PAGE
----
Effects of Humans on the Great Potoo Population[edit]

The local people in the rural area of Brazil sometimes use Potoo as a minor food source. This is because they do not offer much meat and are hard to locate. In the rural parts of Brazil the Potoo feathers are believed to have powers to provide chastity. Therefore, the Great Potoo are hunted down for their body parts in order to be used in these rural areas where they perform ceremonies. It is also believed that parts of their body ward off seduction.[2]


  • Borerro, J. 1974. Notes on the structure of upper eyelid of potoos.. The Condor, 76: 210-211.
  • Grzmek, B. 2002. Grzmek's Animal Life Encyclopedia. pp. 395–400 in M Hutchins, J Jackson, W Bock, eds. Birds I-IV, Vol. 9, 2 Edition. Farmington Hills, Michigan: Thomson-Gal
  • Slusher, G. 2008. "Nyctibius grandis" (On-line), Animal Diversity Web. Accessed October 27, 2015 at
  • Land, H., W. Schultz. 1963. A proposed subspecies of the Great Potoo, Nyctibius grandis. Auk, 80: 195-196.
  • Cisneros-Heredia, Diego F (2006). "Notes on breeding, behaviour and distribution of some birds in Ecuador". Bull. B.O.C. 126 (2): 153–164. 
  • Holyoak, D.T. (2001): Nightjars and their Allies: the Caprimulgiformes. Oxford University Press, Oxford, New York. ISBN 0-19-854987-3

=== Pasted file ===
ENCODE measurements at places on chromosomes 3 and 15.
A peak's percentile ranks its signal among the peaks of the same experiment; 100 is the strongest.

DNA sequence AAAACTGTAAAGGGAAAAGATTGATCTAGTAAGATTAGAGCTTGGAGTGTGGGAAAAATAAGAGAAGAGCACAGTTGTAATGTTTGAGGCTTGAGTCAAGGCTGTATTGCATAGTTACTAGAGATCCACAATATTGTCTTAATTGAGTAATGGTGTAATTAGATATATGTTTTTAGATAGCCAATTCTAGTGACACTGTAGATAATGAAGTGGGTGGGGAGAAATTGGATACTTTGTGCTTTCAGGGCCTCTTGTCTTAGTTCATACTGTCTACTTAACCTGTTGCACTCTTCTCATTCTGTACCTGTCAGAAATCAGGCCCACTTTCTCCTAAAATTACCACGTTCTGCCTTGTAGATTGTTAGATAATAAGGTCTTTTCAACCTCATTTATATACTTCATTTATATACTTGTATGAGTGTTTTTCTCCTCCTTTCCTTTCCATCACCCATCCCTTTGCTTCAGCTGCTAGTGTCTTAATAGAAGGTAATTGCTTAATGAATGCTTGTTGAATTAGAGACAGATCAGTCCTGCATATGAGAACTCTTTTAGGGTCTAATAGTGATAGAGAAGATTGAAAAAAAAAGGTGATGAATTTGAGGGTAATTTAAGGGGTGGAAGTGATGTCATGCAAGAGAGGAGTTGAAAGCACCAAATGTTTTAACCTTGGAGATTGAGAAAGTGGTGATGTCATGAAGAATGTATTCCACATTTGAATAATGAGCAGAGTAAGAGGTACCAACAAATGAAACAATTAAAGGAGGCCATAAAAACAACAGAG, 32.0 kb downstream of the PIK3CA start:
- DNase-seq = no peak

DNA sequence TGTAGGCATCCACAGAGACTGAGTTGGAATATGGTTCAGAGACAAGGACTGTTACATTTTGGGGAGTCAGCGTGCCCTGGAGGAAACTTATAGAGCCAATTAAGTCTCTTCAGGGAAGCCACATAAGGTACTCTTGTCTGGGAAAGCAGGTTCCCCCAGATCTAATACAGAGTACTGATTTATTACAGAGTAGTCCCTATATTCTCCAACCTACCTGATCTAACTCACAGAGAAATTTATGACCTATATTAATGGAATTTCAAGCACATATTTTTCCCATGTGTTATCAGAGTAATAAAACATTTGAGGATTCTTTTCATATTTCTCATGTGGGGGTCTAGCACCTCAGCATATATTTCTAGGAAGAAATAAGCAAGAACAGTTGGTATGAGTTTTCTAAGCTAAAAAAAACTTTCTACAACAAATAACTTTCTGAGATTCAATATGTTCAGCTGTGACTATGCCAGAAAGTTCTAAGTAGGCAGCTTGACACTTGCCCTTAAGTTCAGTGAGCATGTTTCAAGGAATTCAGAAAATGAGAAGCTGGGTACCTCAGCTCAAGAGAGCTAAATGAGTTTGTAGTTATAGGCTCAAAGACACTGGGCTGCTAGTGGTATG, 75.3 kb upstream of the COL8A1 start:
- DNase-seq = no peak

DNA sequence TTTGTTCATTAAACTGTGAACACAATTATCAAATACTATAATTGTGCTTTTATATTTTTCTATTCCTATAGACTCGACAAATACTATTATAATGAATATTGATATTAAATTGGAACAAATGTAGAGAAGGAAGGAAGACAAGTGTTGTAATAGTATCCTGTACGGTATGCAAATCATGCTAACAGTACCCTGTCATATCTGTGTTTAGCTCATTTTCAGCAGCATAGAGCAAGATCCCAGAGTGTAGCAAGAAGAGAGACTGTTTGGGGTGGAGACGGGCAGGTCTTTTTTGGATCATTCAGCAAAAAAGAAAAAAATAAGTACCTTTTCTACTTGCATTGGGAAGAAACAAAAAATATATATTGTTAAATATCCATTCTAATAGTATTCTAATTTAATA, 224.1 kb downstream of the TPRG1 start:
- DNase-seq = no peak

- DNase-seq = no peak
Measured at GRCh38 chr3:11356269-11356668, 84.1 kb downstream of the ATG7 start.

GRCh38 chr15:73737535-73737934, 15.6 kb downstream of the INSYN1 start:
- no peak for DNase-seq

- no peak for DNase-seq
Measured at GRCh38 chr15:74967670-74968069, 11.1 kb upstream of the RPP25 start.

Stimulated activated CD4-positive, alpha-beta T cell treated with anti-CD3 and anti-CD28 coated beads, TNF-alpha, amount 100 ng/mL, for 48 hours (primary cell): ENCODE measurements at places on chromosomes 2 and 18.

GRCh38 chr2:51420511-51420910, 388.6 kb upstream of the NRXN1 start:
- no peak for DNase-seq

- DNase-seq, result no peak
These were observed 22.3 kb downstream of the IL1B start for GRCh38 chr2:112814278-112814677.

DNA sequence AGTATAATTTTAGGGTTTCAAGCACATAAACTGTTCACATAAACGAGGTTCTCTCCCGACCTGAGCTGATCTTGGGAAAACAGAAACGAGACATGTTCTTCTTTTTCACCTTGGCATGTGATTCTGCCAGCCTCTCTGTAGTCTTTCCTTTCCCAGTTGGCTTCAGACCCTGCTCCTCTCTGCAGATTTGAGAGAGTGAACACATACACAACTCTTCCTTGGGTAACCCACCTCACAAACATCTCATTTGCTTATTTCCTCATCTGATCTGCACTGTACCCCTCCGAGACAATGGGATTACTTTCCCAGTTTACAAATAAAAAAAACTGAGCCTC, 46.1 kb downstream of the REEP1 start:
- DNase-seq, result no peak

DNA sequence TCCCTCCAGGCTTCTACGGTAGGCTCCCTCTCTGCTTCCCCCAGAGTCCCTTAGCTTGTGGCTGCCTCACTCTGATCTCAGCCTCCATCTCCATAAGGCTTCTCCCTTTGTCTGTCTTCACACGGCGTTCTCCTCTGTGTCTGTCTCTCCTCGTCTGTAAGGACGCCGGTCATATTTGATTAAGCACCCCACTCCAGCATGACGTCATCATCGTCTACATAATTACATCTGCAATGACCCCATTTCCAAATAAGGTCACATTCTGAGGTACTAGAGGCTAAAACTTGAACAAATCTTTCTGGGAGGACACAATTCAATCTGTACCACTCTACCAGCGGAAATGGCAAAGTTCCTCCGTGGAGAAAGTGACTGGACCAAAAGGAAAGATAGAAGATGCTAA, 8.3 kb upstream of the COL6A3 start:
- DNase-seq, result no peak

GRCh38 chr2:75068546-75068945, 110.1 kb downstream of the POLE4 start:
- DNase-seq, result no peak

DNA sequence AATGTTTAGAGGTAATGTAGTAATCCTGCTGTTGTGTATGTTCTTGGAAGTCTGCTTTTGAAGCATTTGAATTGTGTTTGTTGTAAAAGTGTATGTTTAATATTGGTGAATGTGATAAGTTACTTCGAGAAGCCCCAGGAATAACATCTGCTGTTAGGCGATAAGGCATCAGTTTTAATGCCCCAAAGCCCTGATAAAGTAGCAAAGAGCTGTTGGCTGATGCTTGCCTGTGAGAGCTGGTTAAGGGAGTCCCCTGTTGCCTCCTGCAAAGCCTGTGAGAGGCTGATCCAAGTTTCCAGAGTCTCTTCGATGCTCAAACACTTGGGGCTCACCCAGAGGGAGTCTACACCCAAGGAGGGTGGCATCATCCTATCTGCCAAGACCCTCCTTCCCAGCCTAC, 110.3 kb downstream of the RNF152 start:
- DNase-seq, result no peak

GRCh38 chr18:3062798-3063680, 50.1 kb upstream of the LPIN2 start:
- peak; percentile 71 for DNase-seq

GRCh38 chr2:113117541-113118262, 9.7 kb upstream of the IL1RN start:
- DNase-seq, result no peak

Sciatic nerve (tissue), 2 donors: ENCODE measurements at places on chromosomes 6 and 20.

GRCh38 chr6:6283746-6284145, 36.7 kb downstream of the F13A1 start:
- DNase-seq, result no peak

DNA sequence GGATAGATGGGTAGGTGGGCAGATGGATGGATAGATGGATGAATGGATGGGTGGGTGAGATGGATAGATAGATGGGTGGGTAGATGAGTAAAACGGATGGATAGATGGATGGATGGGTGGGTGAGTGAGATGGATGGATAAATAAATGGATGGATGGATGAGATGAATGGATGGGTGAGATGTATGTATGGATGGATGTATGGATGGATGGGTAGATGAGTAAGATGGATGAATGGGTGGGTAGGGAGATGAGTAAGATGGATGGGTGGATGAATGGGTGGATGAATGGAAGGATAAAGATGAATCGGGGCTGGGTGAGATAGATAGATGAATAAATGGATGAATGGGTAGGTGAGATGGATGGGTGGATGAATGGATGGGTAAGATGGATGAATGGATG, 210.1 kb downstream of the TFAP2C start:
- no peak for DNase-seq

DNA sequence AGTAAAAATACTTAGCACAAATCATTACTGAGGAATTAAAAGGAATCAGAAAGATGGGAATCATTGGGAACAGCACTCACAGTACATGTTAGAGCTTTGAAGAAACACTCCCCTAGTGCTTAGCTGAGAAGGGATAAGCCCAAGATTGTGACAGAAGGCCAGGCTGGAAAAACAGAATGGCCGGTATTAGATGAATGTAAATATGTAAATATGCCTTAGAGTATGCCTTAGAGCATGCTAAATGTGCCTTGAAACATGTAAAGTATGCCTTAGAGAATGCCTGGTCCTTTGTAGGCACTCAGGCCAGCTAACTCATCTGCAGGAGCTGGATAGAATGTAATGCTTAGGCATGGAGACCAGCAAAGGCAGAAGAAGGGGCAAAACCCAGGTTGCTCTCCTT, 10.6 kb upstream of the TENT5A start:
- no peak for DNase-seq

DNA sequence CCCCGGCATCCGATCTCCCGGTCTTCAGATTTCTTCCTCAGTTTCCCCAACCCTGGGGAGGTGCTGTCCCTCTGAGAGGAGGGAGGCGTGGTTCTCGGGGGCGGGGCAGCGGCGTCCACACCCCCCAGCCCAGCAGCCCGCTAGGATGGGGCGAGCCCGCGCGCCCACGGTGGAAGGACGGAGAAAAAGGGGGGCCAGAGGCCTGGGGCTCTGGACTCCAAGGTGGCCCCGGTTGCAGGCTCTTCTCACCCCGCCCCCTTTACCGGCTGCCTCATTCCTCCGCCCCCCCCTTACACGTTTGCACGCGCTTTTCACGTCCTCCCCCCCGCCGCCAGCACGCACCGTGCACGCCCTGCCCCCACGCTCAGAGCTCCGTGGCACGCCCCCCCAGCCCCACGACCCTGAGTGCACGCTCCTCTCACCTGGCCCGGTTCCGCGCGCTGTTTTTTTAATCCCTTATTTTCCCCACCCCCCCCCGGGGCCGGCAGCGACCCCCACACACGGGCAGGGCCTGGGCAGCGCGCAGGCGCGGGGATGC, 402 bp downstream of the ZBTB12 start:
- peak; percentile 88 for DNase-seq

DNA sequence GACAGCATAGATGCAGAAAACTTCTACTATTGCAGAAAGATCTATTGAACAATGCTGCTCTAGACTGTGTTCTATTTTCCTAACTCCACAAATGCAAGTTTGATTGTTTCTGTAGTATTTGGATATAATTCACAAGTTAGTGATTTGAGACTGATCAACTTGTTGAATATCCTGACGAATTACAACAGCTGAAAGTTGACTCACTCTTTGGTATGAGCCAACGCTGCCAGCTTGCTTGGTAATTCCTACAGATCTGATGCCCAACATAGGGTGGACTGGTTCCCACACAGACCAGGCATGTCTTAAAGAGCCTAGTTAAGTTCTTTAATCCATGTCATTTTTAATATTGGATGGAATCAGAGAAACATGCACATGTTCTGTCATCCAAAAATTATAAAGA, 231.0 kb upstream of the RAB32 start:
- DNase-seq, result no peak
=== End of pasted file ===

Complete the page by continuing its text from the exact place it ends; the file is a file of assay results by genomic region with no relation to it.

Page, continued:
• Adams, Kimberly. 2011. Great Potoo (Nyctibius grandis), Neotropical Birds Online (T. S. Schulenberg, Editor). Ithaca: Cornell Lab of Ornithology; retrieved from Neotropical Birds Online:
  1. ^ BirdLife International (2012). "Nyctibius grandis". IUCN Red List of Threatened Species. Version 2013.2. International Union for Conservation of Nature. Retrieved 26 November 2013. 
  2. ^ a b c "Overview - Great Potoo (Nyctibius grandis) - Neotropical Birds". Retrieved 2015-10-29. 
  3. ^ Grzmek, B. (2002). 395–400 in M Hutchins; J Jackson; W Bock Birds I-IV, Vol. 9; 2 Edition, eds. Grzmek's Animal Life Encyclopedia. Farmington Hills, Michigan: Thomson-Gale. 
  4. ^ J., Luis Rangel-Salazar; J., Humberto Vega-Rivera (1989). "Two New Records of Birds for Southern Mexico". Condor. 91: 214–215. doi:10.2307/1368168. 
  5. ^ Haverschmidt, F. (1948). Observations on Nyctibius grandis in Surinam. pp. Auk, 65: 30–33. 
  6. ^ Vanderwerf, E. (1989). Observations on the nesting of the great potoo (Nyctibius grandis) in central Venezuela. The Condor. pp. 91: 214–215. 
  7. ^ E.g. an attended nest at Tiputini Biodiversity Station, Ecuador, in late December 1999 (Cisneros-Heredia 2006).
  8. ^ E.g. Ceiba sp. (Cisneros-Heredia 2006)
  9. ^ a b Haverschmidt, F. 1948. Observations on Nyctibius grandis in Surinam. The Auk, 65: 30-33.
  10. ^ Young, B., J. Zook. 1999. Nesting of four poorly-known bird species on the Caribbean slope of Costa Rica. The Wilson Bulletin, 111: 124-128.
  11. ^ Cohn-Haft, M. 1999. Family Nyctibiidae (Potoos). Pages 288-301 in J. del Hoyo, A. Elliott, and J. Sargatal (editors), 'Handbook of the birds of the world. Volume 5. Barn-owls to Hummingbirds'. Lynx Edicions, Barcelona, Spain.